John Keells Holdings PLC and its subsidiaries last week sold 413, 408 ordinary shares of Keells Food Products PLC at Rs.160 a share to increase the public holding in the company as required by the capital market regulator as a part of its minimum public free float rules, a stock exchange filing said.
On December 20, 2013 the Securities and Exchange Commission (SEC) issued a directive to all listed public companies asking them to increase the minimum public holding to 10 percent and 20 percent for Diri Savi Board and Main Board listed entities, respectively, by December 31, 2016 as a continuous
Alternatively, a Main Board listed entity must maintain, “a market capitalization of Rs.5 billion of its public holding in the hands of a minimum of 500 public shareholders while maintaining a minimum public
holding of 10 percent”.
Keells Food Products PLC is a Main Board Listed company and the public held 8.38 percent stake as of June 30, 2016 in the hands of 1,100 shareholders and had a market capitalization of little under Rs.4.1 billion by the last trading close.
John Keells Holdings PLC held 74.94 percent stake while its commodities broking arm, John Keels PLC and the tour operator Walkers Tours Limited held 10.09 percent and 4.86 percent stakes, respectively, taking the total stake held by John Keells Group Companies in Keells Food Products PLC to 89.89 percent by June 30.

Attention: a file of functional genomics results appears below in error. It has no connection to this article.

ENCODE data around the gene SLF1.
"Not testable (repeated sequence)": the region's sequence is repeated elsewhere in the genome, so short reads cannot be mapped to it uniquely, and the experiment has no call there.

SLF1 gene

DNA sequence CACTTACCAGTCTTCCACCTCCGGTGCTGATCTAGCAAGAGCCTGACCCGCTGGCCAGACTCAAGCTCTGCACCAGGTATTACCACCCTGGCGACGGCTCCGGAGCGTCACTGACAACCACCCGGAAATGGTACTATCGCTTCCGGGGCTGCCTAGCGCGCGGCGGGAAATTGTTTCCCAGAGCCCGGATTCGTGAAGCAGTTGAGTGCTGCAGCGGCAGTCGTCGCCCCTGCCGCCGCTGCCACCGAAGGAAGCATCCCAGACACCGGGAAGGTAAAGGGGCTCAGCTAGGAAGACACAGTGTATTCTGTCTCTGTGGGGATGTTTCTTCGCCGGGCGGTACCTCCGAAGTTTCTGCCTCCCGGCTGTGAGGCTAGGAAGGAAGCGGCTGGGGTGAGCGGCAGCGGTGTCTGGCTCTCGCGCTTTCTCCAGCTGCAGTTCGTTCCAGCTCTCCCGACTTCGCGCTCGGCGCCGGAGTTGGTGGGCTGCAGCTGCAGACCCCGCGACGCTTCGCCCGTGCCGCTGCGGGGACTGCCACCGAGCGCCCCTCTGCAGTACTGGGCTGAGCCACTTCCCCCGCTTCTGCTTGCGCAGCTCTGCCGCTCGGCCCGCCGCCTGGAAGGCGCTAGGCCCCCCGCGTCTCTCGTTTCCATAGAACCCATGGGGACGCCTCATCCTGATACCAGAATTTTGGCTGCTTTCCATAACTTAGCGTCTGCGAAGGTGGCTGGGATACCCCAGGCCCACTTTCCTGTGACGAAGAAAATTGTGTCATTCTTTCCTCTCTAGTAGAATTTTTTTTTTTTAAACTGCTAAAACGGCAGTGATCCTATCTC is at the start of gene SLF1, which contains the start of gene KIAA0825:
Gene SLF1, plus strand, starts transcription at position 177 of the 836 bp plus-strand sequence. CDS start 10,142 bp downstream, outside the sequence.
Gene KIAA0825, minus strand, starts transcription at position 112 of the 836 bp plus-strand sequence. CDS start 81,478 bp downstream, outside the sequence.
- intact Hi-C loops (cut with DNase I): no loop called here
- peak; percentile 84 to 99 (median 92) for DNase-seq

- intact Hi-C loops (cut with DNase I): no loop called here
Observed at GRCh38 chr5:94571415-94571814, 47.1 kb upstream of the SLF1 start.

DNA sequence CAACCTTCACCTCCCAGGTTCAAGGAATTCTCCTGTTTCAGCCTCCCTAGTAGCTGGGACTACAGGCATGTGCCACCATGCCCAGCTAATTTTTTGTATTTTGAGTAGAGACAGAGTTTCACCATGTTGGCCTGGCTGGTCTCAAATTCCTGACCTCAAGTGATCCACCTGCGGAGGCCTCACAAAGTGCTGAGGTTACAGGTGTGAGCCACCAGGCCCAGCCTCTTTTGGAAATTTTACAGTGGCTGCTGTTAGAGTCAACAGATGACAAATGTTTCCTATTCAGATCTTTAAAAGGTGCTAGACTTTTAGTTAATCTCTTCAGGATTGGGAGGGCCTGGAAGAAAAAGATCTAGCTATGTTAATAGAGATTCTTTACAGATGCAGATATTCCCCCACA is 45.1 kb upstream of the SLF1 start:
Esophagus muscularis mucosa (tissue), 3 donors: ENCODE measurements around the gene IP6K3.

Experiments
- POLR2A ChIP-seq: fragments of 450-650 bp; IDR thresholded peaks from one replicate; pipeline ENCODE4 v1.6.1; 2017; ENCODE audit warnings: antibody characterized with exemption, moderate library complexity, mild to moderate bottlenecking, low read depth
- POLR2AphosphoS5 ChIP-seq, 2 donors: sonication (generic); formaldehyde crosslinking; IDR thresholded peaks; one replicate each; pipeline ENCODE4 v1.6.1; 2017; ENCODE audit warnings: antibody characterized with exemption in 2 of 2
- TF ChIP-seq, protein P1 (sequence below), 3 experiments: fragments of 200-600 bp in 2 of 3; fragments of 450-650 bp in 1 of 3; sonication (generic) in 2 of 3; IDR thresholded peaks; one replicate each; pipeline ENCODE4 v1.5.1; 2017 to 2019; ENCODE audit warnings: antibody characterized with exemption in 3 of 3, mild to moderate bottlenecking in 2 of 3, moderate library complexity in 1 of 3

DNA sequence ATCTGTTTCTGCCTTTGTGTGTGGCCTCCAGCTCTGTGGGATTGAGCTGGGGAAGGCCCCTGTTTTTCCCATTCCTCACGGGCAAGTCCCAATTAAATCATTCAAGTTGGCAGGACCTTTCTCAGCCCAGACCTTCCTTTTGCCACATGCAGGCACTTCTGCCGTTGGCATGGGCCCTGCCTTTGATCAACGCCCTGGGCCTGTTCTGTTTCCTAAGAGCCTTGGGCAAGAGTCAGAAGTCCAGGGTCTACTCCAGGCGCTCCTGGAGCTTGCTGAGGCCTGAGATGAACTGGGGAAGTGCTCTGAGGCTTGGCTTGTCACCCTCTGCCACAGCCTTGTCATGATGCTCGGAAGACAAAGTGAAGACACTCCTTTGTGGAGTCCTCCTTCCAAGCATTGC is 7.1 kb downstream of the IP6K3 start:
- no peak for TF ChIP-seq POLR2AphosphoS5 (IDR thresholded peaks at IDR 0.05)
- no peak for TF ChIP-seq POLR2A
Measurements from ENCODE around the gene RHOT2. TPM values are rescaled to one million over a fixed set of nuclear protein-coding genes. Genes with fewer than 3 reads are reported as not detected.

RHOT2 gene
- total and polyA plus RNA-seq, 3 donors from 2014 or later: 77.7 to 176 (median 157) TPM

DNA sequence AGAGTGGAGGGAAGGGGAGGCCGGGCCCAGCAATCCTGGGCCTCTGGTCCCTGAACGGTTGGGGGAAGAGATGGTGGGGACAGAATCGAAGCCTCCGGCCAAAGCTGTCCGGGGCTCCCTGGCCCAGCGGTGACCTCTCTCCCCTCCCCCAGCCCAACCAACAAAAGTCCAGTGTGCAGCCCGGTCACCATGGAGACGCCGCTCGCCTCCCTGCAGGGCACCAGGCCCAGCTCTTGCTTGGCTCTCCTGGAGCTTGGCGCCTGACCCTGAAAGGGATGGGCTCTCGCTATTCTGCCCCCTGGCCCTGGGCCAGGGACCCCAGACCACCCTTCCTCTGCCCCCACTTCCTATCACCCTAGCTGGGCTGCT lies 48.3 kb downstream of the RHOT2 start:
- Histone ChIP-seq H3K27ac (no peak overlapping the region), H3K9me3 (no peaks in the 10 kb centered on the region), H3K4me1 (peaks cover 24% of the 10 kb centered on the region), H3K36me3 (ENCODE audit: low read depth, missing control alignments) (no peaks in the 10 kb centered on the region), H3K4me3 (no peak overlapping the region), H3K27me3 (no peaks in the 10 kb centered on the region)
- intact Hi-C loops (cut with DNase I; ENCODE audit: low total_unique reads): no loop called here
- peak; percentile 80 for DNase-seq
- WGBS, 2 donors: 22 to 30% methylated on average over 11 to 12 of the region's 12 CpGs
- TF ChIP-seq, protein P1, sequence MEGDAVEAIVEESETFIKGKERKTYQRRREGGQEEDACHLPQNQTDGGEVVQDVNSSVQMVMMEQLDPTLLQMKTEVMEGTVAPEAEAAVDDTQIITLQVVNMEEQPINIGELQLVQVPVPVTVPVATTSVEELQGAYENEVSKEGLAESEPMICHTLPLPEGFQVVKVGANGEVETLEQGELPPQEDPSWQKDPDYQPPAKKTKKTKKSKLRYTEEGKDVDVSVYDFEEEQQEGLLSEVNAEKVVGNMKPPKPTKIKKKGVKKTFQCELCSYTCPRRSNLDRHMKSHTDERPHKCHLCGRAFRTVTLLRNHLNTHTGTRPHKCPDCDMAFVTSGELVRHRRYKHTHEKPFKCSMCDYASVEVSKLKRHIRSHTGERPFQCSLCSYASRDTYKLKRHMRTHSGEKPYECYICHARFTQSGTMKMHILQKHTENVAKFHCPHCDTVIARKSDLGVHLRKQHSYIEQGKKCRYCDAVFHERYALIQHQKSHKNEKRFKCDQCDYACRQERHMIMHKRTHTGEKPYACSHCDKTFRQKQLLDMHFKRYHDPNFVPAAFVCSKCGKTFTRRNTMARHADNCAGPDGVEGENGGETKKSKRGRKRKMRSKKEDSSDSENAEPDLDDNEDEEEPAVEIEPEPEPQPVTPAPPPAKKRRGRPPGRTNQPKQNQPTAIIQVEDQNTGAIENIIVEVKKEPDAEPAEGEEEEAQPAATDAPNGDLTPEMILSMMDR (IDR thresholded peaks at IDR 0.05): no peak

John Keells Holdings PLC in its filing said the disposed shares amounted to 2 percent of its ultimate shareholding in Keells Food Products PLC.
With the disposal of shares, Keells Food Products PLC now meets the minimum public free float of just 10 percent in the hands of over 500 public shareholders under the alternative method but does not have a market capitalization of Rs.5 billion.
Keells Food Products PLC failed to meet the interim free float requirement of 15 percent required by December 31, 2015 as the specifics of the directive stipulated a Main Board listed entity to maintain at
least 15 percent stake in the hands of minimum 500 public shareholders by December 31, 2015.
However the directive also made provisions for such firms which are unable to meet the requirement by the deadline to seek further extension from the SEC.
The same requirement for a Diri Savi Board listed entity is 7.5 percent to be rested in the hands of a minimum of 100
While the public free float rules were intended to create a transparent and a liquid equity market, several corporates have de-listed since the rules were announced while several others are in the process
of going private.